Nate Bolling pressures Tampa Bay Buccaneers quarterback Brian Griese during his time as a defensive lineman with the Miami Dolphins. Dave Cross Miami Dolphins

“When nobody’s paying any attention to you in the NFL, you’re just this person hanging out in the corner doing nothing, that’s when you know your time’s coming,” said Bolling, a Wake Forest graduate who played two seasons with the Baltimore Ravens and one with the Dolphins. “I was always one of the last few guys on the roster all three years, so it was tooth and nail week in and week out. I was never like a Jason Taylor, big-money guy. When I’d screw up, nobody would care. When I’d do good, nobody would care.”

His Dolphin highlight, he said, was the day then-owner Wayne Huizenga, Dwayne “The Rock” Johnson, and Clarence Thomas showed up at practice in a helicopter.

Bolling’s college roommate and teammate, Matt Myers, was a big NASCAR fan and had gone to work for a racing team. He told Bolling to consider it when his football playing days were over. He made three or four cold calls to racing teams.

“I said, `Hey, I’m a big, strong, fast guy looking to do pit stops, you interested?’” Bolling recalled. They were interested.

“Ten, 11 years ago, it wasn’t as popular as it is now for athletes to get into racing,” Bolling said. “It was more of a luxury to have a former NFL player on your crew. Now, everyone is a former college or pro something or other.”

Bolling and Myers said the cutthroat nature of the NFL prepared them for the pressures of pit road.

Race leader Ryan Blaney makes a pit stop for tires and fuel during the NASCAR Xfinity Series auto race at Phoenix International Raceway, Sat., Nov. 11, 2017, in Avondale, Ariz. Shannon Myers, a former wide receiver who has the distinction of being the final draft pick of Don Shula’s legendary career, is a rear tire changer for Blaney. Ralph Freso AP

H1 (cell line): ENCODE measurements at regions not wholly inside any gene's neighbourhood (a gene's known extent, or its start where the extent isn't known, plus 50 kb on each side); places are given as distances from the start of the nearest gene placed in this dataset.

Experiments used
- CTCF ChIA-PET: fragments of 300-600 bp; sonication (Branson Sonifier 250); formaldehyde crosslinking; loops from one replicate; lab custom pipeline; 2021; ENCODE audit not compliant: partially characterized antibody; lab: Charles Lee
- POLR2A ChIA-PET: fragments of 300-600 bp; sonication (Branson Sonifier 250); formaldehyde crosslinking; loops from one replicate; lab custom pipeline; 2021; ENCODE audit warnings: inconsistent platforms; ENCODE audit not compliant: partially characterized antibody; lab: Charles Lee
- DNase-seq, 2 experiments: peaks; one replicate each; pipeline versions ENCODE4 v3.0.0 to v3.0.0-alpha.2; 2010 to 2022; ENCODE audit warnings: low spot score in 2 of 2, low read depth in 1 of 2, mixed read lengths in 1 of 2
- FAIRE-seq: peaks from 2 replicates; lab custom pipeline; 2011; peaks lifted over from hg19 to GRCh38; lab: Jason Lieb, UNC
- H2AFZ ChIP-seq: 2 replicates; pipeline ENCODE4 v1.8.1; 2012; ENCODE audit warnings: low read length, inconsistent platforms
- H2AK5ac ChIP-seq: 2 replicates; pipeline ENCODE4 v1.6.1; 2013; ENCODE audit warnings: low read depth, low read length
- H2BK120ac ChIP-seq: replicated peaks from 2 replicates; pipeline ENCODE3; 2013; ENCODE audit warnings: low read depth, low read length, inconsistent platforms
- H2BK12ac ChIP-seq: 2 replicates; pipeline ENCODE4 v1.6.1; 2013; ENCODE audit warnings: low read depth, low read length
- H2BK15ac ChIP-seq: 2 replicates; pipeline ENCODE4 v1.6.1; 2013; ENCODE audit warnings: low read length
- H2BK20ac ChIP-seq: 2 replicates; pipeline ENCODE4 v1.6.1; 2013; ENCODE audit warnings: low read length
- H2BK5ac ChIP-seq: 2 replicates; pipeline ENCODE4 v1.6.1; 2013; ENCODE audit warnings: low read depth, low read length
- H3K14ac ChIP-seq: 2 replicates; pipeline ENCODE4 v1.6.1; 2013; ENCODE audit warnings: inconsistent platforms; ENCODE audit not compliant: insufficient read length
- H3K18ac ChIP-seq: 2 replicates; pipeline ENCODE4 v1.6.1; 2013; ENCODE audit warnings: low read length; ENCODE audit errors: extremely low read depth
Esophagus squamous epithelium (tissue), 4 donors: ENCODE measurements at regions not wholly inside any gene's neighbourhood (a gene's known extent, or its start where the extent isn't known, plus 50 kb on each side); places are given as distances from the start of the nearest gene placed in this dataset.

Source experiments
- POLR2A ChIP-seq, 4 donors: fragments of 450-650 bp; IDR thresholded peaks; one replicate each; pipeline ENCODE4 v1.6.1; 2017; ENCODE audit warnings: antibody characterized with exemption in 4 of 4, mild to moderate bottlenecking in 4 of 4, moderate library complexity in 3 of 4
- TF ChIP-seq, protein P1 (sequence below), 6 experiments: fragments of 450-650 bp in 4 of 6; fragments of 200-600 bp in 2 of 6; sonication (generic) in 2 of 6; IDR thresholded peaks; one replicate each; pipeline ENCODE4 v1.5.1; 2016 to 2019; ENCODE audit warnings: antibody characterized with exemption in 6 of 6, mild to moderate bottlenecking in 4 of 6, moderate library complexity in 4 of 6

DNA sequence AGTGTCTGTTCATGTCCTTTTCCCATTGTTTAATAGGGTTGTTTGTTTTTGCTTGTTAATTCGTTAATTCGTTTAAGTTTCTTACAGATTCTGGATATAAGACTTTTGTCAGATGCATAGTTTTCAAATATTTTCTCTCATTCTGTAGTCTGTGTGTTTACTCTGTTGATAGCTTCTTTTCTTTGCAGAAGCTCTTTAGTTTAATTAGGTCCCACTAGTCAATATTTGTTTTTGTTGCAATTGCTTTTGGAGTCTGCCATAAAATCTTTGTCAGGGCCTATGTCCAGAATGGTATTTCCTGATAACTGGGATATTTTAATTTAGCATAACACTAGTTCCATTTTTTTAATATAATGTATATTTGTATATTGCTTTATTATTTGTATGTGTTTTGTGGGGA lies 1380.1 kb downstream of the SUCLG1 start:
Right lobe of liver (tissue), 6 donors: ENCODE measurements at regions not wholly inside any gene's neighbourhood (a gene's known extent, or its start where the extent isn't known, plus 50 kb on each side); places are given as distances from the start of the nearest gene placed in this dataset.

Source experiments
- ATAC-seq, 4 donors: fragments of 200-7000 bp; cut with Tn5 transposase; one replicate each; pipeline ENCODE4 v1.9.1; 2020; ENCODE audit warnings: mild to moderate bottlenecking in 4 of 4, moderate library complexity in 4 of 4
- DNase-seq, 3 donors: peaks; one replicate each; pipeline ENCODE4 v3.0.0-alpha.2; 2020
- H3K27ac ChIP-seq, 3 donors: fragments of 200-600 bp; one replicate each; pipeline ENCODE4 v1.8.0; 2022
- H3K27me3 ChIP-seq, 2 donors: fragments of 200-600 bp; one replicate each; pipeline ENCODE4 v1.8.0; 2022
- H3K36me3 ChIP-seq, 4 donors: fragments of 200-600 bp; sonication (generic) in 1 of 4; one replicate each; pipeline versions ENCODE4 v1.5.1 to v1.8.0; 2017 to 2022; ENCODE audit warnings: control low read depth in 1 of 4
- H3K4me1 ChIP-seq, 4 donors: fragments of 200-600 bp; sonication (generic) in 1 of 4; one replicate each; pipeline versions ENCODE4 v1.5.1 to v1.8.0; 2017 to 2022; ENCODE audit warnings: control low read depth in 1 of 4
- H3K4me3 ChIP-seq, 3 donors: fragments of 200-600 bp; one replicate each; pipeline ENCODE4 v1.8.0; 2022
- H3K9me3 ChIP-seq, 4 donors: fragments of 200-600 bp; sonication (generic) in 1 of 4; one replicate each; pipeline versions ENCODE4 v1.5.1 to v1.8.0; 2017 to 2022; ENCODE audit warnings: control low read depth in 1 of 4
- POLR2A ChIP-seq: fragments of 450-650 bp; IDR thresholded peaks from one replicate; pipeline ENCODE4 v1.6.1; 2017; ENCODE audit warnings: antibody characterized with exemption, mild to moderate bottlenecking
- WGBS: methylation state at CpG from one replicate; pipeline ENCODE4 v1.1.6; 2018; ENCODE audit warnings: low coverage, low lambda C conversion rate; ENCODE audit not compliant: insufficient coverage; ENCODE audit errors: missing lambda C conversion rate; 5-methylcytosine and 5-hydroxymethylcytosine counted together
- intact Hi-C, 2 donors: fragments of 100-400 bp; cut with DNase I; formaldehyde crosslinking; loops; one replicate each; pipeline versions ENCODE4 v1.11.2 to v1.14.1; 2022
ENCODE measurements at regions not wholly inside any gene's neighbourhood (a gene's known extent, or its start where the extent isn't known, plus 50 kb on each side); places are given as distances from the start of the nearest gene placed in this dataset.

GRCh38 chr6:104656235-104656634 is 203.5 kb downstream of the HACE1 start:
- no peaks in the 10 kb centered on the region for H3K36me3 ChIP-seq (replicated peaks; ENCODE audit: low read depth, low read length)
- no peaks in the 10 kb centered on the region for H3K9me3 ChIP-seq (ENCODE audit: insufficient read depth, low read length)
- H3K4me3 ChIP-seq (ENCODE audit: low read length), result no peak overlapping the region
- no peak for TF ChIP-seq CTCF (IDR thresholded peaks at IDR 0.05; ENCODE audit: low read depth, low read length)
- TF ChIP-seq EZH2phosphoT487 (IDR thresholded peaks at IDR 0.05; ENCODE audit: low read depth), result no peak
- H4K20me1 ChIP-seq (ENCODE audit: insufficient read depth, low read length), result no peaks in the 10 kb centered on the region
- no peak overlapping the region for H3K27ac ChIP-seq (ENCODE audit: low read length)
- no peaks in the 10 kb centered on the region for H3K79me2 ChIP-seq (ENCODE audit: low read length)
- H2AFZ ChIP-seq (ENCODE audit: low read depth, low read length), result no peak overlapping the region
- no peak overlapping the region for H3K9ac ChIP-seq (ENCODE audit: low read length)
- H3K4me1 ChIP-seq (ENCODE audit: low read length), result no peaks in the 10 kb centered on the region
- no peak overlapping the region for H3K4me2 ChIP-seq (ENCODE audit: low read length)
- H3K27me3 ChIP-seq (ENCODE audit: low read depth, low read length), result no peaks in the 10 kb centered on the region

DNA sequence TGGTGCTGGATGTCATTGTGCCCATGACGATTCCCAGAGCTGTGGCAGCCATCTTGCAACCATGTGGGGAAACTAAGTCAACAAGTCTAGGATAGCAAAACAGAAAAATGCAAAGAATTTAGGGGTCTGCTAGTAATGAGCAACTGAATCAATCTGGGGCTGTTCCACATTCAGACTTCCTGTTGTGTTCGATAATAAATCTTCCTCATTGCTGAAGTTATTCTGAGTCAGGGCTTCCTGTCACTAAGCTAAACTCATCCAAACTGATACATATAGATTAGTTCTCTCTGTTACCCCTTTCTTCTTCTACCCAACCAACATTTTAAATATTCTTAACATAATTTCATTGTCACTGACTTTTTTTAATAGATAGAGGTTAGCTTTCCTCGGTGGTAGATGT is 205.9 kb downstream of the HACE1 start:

“With racing, you have 11 seconds to show up and do four tire changes, all eyeballs are on you, so that mental part of the game transfers from football,” Bolling said.

Added Myers: “Just like in football, you’re only as good as the guy beside you. It takes true teamwork and precision. With so many athletes on crews now, everything goes so fast. A bobble or slip by a tire changer can make the difference in winning a race.”

For both, working on NASCAR race days gives them the same adrenaline rush they got on the football field.

“I am lucky to say that I’ve had the opportunity to win my entire life,” Bolling said. “Most people go to an office and collect a check every week. I have a chance to win every single week, and that’s a fantastic thing to say.”

Not the pits

Here is a sampling of Former College Football Players on NASCAR’s Pit Road:


Race team


Mike Metcalf

Chip Ganassi Racing

Appalachian State

Richie Williams

Chip Ganassi Racing

Appalachian State*

Ricky Rozier

Chip Ganassi Racing

Winston-Salem State*

Brian Eastland

Furniture Row Racing

N.C. State*

William Harrell

Hendrick Motorsports


Joseph So

Hendrick Motorsports

Wingate (N.C.)*

Landon Walker

Hendrick Motorsports


Caleb Hurd

Joe Gibbs Racing

Virginia Tech

Kevin Harris

Joe Gibbs Racing

Wake Forest

Nate Bolling

Joe Gibbs Racing

Wake Forest

Trey Burklin

Joe Gibbs Racing

Miami (Fla.)

Lamar Neal

Richard Childress Racing

Norfolk State*

Kevin Richardson

Roush Fenway Racing

Appalachian State*

Shannon Myers

Team Penske


*NASCAR Drive for Diversity graduate

Ford Championship Weekend

What: Season finales for NASCAR’s three racing series — the Monster Energy Cup, the Xfinity Series and the Camping World Truck Series.

Where: Homestead-Miami Speedway, 1 Speedway Blvd., Homestead

When: Friday-Sunday. The weekend’s showcase event is Sunday’s Monster Energy Cup Championship 4 showdown in the Ford EcoBoost 400 between Martin Truex Jr., Kyle Busch, Brad Keselowski and Kevin Harvick.

Tickets: 866-409-RACE (7223) or go to


Friday: Gates open 8:30 a.m., practices, fan events all day. 6:15 p.m. Monster Energy Cup qualifying; 8 pm. Camping World Truck Series Ford EcoBoost 200 (televised on FS1).

Saturday: Gates open 9:30 a.m., fan events all day. Monster Energy Cup final practice. 3:30 pm. Xfinity Series Ford EcoBoost 300 (NBCSN).

Sunday: Gates open 10 a.m., 2:30 p.m. Monster Energy Cup Ford EcoBoost 400 championship race (NBC).